Wednesday, February 26th, 2014

Polly Scattergood – Subsequently Lost

Sad British singer-songwriter goes synthpop, remains sad…


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[6.22]

Daniel Montesinos-Donaghy: Another week and another example of neon despondency, this time from a Brit School graduate. It sounds as wounded as the title sounds awkward, but it’s near-impossible to shake off the déjà vu. We’ve circled this drain before.
[5]

David Sheffieck: Scattergood has hooks to spare, both vocal and instrumental, but there’s a flatness to the sound that keeps it from lifting off. Maybe if the echoed clicks and warm piano were used for more than just the intro, integrated into the song as counterpoint, there’d be some sense of energy in the production; as is, “Subsequently Lost” sounds perpetually one ingredient short of a sandwich.
[5]

Abby Waysdorf: Bits and pieces of goth have been filtering into other genres over the past decade, much to my delight, and this is another gem in that pile. It’s half goth, half Italodisco, and hits both of those sides brilliantly; the whispering vocals, the synths going from shimmering to pinging, the bass beat coming to the fore and then drifting away.
[8]

Mallory O’Donnell: Modern Eurodisco and Italo-indebted tracks usually ignore one of the genre’s great early conventions: verses and choruses should slide into each other without breaking form; moments transition easily into each next moment; everything sustains, builds, sustains. Anthem, amen. But today’s pop-grasping house has to reconcile itself with the stop-start production, the electro touches, the edgy bridges and catchy choruses demanded by the market and the contemporary notion of “anthemic.” Or one could simply say fuck all that and trance the hell out to a brilliant, depressive lyric and the most lasers.
[8]

Megan Harrington: Polly Scattergood namechecks the Bible and a half breath later it’s “ironically painful” — this is a much better Martin Gore impression than most of the synthpop species born of the Depeche Mode genus. 
[7]

Brad Shoup: I do believe I’m hearing someone read their emails on a 3 a.m. dancefloor. Eventually, one of these tracks — all whisper and pulse and absence of a hook — will connect with me. Maybe it holds up to direct interpretation or something, I dunno.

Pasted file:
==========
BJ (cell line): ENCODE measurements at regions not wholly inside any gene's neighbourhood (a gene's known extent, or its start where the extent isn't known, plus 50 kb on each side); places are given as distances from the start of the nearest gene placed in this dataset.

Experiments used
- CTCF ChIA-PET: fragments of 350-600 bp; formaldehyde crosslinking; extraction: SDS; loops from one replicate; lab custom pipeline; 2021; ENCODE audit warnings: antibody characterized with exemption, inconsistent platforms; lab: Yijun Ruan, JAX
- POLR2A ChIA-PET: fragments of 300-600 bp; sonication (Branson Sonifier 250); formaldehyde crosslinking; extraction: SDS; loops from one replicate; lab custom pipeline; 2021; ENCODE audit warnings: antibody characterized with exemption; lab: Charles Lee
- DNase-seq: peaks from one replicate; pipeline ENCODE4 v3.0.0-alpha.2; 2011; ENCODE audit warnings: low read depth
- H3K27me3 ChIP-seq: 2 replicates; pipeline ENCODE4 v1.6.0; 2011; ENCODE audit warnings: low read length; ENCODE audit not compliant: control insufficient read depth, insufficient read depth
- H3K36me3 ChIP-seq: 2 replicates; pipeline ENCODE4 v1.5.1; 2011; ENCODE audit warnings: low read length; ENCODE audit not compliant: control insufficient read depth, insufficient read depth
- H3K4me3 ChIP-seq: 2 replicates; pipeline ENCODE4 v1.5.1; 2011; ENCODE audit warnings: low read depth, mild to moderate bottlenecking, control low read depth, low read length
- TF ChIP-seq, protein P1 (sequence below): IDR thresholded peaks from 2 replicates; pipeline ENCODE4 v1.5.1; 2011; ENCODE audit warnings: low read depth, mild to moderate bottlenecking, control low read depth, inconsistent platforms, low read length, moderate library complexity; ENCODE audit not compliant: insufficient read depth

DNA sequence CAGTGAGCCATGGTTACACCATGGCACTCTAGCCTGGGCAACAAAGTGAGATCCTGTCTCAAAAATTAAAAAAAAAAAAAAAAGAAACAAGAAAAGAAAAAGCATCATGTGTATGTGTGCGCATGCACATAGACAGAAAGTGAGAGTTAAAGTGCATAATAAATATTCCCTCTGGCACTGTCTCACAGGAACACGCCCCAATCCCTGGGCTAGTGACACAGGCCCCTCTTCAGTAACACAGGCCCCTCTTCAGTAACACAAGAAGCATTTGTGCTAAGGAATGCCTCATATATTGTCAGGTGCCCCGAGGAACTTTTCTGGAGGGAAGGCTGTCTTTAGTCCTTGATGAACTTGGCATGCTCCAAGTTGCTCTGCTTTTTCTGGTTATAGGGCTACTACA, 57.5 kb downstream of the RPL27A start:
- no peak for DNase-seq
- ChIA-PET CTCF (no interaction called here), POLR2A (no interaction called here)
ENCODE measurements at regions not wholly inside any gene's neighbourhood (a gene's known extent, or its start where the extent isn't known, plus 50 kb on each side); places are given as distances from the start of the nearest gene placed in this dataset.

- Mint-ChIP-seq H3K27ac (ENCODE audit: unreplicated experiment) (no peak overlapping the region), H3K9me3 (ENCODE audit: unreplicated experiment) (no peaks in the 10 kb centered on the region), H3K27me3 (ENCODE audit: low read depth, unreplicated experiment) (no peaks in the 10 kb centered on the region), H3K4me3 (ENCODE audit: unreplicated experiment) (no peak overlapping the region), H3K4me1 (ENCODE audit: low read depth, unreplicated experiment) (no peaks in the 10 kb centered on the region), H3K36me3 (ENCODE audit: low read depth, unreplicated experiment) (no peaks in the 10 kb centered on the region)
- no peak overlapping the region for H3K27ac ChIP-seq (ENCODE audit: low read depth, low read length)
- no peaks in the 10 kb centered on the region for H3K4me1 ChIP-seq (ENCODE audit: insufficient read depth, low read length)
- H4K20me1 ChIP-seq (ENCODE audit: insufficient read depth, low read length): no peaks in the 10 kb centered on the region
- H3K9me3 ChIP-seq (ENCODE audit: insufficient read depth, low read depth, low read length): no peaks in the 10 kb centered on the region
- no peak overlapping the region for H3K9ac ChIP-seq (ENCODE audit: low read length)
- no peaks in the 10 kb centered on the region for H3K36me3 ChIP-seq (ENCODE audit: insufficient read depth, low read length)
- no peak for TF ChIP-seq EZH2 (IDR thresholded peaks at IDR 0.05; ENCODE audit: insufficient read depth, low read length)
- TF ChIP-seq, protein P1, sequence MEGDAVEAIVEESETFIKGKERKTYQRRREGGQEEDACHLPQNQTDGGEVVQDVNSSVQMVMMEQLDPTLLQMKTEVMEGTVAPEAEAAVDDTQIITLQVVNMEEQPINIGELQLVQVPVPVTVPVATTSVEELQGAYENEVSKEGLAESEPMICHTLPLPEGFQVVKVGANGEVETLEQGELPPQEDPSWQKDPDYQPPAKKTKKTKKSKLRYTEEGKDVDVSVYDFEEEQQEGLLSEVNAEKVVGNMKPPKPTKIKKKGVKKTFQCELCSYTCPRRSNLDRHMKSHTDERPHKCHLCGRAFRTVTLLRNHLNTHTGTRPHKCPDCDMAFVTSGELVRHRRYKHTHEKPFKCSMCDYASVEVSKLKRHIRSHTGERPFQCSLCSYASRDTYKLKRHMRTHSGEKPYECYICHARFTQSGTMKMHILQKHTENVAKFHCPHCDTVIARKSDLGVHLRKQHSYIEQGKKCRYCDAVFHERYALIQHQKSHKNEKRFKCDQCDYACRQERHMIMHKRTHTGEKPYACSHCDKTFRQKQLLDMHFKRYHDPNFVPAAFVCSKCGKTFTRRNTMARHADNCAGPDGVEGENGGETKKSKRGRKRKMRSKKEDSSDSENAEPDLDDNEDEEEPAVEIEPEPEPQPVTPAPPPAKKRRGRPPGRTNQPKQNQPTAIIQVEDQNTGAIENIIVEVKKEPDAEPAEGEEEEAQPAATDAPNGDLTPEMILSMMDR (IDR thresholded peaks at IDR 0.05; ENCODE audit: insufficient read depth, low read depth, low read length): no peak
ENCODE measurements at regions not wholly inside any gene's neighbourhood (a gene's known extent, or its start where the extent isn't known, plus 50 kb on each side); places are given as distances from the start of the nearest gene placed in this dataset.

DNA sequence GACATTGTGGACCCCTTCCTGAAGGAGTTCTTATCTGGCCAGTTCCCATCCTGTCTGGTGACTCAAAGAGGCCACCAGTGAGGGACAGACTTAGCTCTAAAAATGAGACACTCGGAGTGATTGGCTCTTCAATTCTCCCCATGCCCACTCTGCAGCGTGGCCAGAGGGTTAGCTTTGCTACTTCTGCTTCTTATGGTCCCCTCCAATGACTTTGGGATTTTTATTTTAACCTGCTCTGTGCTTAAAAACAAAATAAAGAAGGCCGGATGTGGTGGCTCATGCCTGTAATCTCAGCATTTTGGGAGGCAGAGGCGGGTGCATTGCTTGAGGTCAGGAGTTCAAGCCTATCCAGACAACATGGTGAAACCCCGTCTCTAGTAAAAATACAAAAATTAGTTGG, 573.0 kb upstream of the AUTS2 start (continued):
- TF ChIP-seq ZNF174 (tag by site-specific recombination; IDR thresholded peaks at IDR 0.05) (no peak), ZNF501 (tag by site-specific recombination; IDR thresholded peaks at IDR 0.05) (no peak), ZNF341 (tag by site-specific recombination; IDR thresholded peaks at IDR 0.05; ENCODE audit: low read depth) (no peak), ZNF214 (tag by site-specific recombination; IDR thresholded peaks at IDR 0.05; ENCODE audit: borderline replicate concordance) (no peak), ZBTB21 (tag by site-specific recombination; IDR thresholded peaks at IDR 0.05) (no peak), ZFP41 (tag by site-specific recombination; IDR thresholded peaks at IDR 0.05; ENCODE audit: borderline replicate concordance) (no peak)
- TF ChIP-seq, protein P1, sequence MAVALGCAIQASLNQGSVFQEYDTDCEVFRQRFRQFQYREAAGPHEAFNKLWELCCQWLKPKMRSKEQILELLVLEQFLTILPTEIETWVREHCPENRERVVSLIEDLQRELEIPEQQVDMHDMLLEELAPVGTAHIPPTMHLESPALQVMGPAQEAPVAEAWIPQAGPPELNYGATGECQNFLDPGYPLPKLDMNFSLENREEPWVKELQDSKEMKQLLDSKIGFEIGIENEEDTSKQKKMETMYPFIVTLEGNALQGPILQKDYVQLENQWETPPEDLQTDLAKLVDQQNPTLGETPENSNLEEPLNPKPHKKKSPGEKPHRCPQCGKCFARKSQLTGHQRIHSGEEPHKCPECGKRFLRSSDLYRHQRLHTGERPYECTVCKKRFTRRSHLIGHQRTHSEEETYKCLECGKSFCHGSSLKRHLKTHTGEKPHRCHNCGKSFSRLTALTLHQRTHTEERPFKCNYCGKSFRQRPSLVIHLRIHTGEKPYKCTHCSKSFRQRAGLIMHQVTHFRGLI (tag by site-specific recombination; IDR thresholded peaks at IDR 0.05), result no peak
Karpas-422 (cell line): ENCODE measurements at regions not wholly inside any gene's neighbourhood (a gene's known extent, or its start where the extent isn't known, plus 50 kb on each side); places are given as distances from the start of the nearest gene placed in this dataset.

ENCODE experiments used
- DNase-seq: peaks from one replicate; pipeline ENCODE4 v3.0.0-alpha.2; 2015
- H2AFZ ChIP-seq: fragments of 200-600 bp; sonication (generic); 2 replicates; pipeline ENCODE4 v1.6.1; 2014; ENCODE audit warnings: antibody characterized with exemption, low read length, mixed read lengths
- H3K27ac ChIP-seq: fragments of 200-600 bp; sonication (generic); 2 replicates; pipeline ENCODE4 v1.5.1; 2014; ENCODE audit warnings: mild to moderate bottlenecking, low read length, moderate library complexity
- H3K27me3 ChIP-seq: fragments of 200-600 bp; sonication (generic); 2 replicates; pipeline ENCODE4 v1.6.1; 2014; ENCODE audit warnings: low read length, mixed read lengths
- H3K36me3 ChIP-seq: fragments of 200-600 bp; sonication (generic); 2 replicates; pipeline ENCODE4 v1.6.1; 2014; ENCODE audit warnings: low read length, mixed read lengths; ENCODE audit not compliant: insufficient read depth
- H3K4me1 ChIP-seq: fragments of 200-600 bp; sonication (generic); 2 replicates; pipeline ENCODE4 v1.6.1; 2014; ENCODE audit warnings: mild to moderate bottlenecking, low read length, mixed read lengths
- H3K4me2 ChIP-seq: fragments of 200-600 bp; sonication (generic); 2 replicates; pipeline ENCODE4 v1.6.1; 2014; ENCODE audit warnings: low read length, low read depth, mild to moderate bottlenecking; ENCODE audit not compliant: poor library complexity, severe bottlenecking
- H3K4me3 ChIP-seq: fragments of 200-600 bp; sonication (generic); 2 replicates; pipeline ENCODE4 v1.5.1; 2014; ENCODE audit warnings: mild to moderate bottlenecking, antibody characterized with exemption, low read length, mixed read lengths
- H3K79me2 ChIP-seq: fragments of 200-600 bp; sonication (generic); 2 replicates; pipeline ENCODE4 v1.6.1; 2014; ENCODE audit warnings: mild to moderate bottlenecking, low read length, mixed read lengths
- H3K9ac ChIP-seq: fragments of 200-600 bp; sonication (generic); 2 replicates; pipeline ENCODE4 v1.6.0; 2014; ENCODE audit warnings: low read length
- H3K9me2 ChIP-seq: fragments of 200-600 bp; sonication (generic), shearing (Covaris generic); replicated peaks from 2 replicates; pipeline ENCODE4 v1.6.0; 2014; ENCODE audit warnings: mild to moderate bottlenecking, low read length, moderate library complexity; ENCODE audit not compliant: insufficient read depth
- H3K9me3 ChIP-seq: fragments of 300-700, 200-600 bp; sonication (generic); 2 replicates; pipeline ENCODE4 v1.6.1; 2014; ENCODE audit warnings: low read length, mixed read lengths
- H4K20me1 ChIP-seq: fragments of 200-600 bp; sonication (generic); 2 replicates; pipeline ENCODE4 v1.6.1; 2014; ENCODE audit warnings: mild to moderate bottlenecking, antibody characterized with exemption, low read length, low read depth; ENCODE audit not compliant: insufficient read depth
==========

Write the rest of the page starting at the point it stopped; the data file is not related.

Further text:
[4]

Katherine St Asaph: This resonates too personally on too many levels for me to really be unbiased. So I’ll just say: Scattergood’s debut had a phenomenal song called “I Hate the Way,” perfect stillness broken by gritted-teeth guitar and a narrator who imagines herself childlike and consumptive. While the British (and Brit School) singer-songwriter gone synthpop was a cliche dozens of instances ago, and the placid piano worried me, “Subsequently Lost” is a fine enough genre transposition: stark oscillating arpeggiation, sad through its smile.
[8]

Anthony Easton: The shimmering quality of the track and the way she sings prevent the listener from fully hearing the lyrics. I suspect that the lyrics are the only really interesting thing here.
[4]

Alfred Soto: Good on her for using filthy Visage-era sequencers to anchor a voice as diaphanous as hers. The chorus? Silk kissing fingertips. Best use of the kind of adverbs that turn editors into tenth grade English teachers. In recent years only Saint Etienne has mastered lightness this light. I don’t know if I could handle a whole album.
[7]

Reader average: [7.2] (5 votes)

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One Response to “Polly Scattergood – Subsequently Lost”

  1. I considered the lyrics in an L. Cohen light – I think she’s actually attempting a form of despondent humor.